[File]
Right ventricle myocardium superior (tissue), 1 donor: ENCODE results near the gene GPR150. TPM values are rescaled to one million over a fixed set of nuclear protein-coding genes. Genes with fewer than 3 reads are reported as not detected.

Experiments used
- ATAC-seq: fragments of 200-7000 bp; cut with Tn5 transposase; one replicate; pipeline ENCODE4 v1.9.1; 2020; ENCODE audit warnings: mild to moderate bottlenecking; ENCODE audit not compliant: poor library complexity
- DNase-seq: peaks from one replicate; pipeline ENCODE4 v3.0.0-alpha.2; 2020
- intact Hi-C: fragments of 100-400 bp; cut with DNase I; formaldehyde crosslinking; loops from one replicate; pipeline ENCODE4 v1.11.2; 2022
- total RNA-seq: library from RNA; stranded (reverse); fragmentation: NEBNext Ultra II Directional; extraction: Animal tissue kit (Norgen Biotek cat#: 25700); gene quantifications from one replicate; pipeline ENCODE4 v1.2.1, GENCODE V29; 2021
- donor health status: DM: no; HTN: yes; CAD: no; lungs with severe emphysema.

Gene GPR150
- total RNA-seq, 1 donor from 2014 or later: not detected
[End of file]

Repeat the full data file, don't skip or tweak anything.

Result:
Right ventricle myocardium superior (tissue), 1 donor: ENCODE results near the gene GPR150. TPM values are rescaled to one million over a fixed set of nuclear protein-coding genes. Genes with fewer than 3 reads are reported as not detected.

Experiments used
- ATAC-seq: fragments of 200-7000 bp; cut with Tn5 transposase; one replicate; pipeline ENCODE4 v1.9.1; 2020; ENCODE audit warnings: mild to moderate bottlenecking; ENCODE audit not compliant: poor library complexity
- DNase-seq: peaks from one replicate; pipeline ENCODE4 v3.0.0-alpha.2; 2020
- intact Hi-C: fragments of 100-400 bp; cut with DNase I; formaldehyde crosslinking; loops from one replicate; pipeline ENCODE4 v1.11.2; 2022
- total RNA-seq: library from RNA; stranded (reverse); fragmentation: NEBNext Ultra II Directional; extraction: Animal tissue kit (Norgen Biotek cat#: 25700); gene quantifications from one replicate; pipeline ENCODE4 v1.2.1, GENCODE V29; 2021
- donor health status: DM: no; HTN: yes; CAD: no; lungs with severe emphysema.

Gene GPR150
- total RNA-seq, 1 donor from 2014 or later: not detected